Best Albums of 2013: #21 to #30
30. Sigur Rós – Kveikur
The first sounds on Kveikur immediately show it as an album quite unlike anything Sigur Rós has attempted before. The crackling and ominous apocalyptic thumps of opener “Brennisteinn” is highly uncharacteristic for Sigur Rós, who are never hesitant to kick things off with a sweeping orchestra or tranquil synth pad. Instead, “Brennisteinn” sounds like a beast awoken from its slumber, its teeth grinding in anticipation with distorted churn and metallic guitar blast. The seven-minute journey eventually finds Jónsi in his dizzying falsetto heights after a somewhat restrained vocal intro. Although they project entirely different languages, one can’t help but recall the psych-rock elements of Os Mutantes, and their ability to combine a wildly unleashed rock sound with components of haunting psychedelia. That reference would seem nuts prior to the release of Kveikur, but there are a lot of firsts for Sigur Rós here, even after seven albums and nearly 20 years of writing music together. Kveikur is perhaps Sigur Rós’ most adventurous album yet, and with that comes a head-scratcher or two. Still, the number of missteps on Kveikur is minuscule. Even on a track like “Hrafntinna”, which starts out questionably with the repeating of kitchenware-like clanging, the ascent into the cohesion of soaring beauty and jagged distortion can be breathtaking. Sigur Rós are fully aware of their strengths at this point, and with Kveikur they retain them while marching forward on new ground that is dark and somewhat unsettling, but more engaging than several past efforts. Review>>
29. Earl Sweatshirt – Doris
Odd Future wunderkind Earl Sweatshirt apparently went through a tumultuous couple of years. A few years ago, Earl’s mother sent him to a therapeutic retreat school in Samoa because he was getting in too much trouble. Not as fun as Bel Air, for sure. But it goes to show the youth of the 19-year-old Earl Sweatshirt, who has always seemed well beyond his years, even when he was putting out mixtapes at age 15. Call it God-given talent or good genes (Earl’s father is noted South African poet and activist Keorapetse Kgositsile and his mother is a law professor), but there’s no denying Earl’s penchant for hypnotic and poetically inclined lyrics, often set against psych-friendly beats that aren’t afraid of distortion or quirky vocal layering. Three years after Earl released his cult-hit eponymous solo debut at age 16, the much-anticipated Doris shows a more mature side. Earl asserts that point himself. “I’m gonna go out on a limb and say that you can hear the progression,” he said before Doris‘ release. “I hope I lose you as a fan if you only fuck with me because I rapped about raping girls when I was 15.” That bold, brilliant demeanor comes across perfectly on a track like the Neptunes-produced “Burgundy“, a rush of energy propelled by Earl’s flawless delivery and adrenaline-filled percussion, which was played predictably well by Questlove in the much-acclaimed Fallon performance. Other highlights include the jazzy piano-led “Chum” and “Whoa”, which features Odd Future alum Tyler the Creator on his game. Doris is one of the most entertaining hip-hop releases of the year, from an artist who continues to advance his artistic pedigree.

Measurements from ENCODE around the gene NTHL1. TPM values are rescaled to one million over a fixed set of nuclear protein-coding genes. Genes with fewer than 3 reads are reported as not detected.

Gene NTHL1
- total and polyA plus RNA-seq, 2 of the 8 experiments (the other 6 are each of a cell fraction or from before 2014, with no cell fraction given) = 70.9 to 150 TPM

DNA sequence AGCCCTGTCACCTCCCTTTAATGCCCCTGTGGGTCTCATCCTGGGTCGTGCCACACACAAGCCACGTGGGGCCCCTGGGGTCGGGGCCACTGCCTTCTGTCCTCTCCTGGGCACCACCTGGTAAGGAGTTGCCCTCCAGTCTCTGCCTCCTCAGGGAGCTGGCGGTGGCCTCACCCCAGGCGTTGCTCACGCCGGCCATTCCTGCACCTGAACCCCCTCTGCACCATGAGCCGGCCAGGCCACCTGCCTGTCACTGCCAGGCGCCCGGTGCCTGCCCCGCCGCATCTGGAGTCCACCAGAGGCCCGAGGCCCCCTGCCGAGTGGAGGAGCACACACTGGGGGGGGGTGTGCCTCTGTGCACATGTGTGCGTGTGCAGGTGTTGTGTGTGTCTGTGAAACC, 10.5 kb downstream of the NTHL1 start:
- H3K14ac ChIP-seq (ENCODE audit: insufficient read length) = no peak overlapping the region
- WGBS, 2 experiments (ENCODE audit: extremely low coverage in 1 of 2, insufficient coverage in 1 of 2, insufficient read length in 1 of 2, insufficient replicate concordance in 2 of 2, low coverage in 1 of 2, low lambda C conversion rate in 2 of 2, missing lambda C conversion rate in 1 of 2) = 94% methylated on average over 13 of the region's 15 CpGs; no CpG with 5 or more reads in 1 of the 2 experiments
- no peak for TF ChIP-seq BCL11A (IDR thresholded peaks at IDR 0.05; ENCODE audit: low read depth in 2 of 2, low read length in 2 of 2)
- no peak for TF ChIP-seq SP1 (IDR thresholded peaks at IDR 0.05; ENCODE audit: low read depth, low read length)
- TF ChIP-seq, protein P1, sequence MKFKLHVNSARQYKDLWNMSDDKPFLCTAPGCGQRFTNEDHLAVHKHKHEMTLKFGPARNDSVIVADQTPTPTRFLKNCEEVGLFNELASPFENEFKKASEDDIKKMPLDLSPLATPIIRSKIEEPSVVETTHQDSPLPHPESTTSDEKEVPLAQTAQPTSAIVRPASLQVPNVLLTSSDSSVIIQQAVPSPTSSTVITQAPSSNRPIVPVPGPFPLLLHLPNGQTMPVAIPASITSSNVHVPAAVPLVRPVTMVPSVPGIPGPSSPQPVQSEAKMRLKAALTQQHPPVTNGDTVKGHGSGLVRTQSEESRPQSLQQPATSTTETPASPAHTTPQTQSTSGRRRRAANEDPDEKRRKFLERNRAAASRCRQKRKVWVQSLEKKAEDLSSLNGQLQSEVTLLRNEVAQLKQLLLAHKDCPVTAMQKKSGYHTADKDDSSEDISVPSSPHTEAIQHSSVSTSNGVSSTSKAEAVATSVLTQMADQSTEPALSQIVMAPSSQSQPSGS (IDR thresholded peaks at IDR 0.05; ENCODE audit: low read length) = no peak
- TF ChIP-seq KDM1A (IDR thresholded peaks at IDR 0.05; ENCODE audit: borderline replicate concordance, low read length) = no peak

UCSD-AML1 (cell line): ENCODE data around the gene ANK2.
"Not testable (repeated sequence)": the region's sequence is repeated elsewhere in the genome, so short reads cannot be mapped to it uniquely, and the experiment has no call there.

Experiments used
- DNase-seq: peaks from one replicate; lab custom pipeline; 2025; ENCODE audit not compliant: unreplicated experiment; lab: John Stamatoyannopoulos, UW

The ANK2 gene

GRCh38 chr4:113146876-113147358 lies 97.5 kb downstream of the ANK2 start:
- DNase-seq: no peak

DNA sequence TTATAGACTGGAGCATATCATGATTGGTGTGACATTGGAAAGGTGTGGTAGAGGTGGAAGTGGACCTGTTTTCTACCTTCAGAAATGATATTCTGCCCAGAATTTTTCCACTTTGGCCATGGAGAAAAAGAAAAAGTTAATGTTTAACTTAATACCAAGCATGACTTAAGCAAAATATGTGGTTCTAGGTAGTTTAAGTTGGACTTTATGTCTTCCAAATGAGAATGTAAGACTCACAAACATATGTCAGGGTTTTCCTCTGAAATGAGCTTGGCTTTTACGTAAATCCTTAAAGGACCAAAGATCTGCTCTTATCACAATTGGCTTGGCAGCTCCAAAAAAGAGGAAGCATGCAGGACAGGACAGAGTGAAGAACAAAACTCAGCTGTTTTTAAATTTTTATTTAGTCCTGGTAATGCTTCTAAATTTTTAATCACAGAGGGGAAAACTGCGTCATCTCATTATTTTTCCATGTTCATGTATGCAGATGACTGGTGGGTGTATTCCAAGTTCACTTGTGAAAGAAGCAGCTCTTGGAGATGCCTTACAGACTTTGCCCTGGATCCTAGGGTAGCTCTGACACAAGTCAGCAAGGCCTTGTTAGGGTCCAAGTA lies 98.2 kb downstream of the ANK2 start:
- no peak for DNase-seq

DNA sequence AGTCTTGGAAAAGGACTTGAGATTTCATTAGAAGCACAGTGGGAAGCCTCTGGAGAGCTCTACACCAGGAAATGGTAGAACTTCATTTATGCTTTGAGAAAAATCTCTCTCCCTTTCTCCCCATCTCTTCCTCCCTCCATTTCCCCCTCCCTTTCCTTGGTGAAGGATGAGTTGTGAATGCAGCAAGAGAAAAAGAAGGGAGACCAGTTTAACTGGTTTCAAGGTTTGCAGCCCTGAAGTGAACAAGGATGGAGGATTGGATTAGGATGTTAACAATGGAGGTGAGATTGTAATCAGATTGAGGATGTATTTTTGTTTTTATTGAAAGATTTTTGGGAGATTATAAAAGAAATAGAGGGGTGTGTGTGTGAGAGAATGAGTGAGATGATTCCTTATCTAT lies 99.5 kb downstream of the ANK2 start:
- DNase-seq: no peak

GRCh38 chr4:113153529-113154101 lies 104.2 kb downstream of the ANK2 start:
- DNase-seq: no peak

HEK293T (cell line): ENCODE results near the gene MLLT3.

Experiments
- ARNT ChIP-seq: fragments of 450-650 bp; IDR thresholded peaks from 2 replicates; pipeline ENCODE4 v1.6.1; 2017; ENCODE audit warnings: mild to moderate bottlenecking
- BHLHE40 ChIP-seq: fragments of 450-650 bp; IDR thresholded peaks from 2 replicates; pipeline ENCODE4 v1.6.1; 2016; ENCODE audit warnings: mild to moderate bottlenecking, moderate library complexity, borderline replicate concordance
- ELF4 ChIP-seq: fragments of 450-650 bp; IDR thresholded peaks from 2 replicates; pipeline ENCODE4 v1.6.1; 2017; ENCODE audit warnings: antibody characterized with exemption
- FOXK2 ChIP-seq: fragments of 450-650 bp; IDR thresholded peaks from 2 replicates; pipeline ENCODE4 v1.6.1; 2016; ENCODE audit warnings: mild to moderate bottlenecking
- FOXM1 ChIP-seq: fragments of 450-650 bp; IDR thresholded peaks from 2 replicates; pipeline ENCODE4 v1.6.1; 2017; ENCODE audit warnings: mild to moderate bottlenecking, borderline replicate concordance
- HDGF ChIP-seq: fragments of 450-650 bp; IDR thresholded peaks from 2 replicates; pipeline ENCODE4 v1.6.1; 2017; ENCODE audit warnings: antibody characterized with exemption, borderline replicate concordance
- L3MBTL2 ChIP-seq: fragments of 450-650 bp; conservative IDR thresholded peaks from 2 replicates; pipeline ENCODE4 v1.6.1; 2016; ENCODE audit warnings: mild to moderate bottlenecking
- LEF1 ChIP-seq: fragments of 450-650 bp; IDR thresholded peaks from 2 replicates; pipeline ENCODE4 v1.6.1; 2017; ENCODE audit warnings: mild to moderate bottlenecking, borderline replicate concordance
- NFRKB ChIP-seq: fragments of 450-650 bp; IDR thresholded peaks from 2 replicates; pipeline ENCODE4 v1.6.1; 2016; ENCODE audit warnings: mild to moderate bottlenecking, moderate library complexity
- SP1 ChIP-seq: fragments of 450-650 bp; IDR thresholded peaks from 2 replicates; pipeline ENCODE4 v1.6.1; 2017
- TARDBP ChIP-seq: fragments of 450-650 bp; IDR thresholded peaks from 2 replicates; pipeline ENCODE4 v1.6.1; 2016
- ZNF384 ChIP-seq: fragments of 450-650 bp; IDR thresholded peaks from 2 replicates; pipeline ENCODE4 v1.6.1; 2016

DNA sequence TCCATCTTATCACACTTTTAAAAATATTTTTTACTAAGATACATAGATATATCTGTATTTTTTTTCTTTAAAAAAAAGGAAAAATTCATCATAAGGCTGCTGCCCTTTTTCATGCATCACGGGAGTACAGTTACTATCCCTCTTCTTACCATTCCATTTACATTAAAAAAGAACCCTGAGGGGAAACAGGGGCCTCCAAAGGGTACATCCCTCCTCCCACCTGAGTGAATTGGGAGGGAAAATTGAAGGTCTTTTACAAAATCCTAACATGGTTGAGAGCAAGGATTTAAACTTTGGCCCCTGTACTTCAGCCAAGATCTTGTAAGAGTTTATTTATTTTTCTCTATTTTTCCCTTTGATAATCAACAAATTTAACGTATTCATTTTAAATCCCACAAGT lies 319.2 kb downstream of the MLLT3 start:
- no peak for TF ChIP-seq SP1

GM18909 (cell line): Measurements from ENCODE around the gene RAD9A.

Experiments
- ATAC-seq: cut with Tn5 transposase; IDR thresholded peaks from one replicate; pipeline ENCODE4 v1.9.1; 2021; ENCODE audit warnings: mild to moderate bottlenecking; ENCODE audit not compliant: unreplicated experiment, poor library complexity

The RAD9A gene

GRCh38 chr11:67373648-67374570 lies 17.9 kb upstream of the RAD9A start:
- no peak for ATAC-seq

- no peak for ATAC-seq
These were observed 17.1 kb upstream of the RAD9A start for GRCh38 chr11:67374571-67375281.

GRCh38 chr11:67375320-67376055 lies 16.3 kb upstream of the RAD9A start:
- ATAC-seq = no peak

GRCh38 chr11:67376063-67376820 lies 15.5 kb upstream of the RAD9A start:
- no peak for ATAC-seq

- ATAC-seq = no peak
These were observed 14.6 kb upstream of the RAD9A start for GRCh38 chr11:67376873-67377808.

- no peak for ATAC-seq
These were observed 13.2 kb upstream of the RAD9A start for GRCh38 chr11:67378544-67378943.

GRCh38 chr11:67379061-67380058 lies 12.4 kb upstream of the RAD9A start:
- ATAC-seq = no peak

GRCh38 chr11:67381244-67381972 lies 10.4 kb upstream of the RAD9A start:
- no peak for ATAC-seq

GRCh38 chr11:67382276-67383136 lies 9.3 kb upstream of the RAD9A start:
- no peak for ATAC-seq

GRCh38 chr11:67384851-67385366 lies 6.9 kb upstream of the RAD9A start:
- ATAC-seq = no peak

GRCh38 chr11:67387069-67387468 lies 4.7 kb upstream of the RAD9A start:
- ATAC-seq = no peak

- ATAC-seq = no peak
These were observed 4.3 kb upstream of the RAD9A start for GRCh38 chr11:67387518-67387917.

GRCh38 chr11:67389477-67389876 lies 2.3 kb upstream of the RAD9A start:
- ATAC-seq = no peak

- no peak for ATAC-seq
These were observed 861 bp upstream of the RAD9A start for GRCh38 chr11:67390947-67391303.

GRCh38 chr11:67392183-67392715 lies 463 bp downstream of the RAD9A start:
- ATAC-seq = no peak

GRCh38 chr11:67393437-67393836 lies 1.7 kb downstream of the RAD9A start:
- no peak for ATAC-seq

28. Russian Circles – Memorial
Russian Circles produce sweltering bursts of power that constantly serves as a reminder of the group’s ferocious talent, which they have been steadily honing since their 2006 full-length debut, Enter. (Mostly) instrumental post-rock can be a tricky genre to navigate, full of bombast and imitators, but Russian Circles are the real deal. Regarding the genre’s knack for filler, Russian Circles would even admit as much. “All due respect to Explosions in the Sky, but I just can’t listen to the countless knock-offs they’ve generated,” Russian Circles’ Brian Cook said. So with that methodology in mind, it’s hardly surprising to see this post-rock/metal trio continue to reach creative peaks. A traditional guitar/bass/drums setup guides most of Memorial,with occasional string and keyboard flourishes. But for the most part, the traditional setup powers the album’s dizzying highs and lows — from the blasts of metal-like distortion on the thunderous “Burial” to more spacious pieces like “Ethel”, which is propelled by fleeting and jagged guitar lines that pierce through listeners’ hearts. The album’s self-titled track is perhaps best representative of the group’s ability to channel ever-changing emotions; it’s a somber build-up that conjures visions of a cello-accompanied post-apocalyptic wasteland. Chelsea Wolfe’s lonesome vocals do well in reinforcing the vibe. Memorial has the power to grip listeners with heavy force.
27. The Field – Cupid’s Head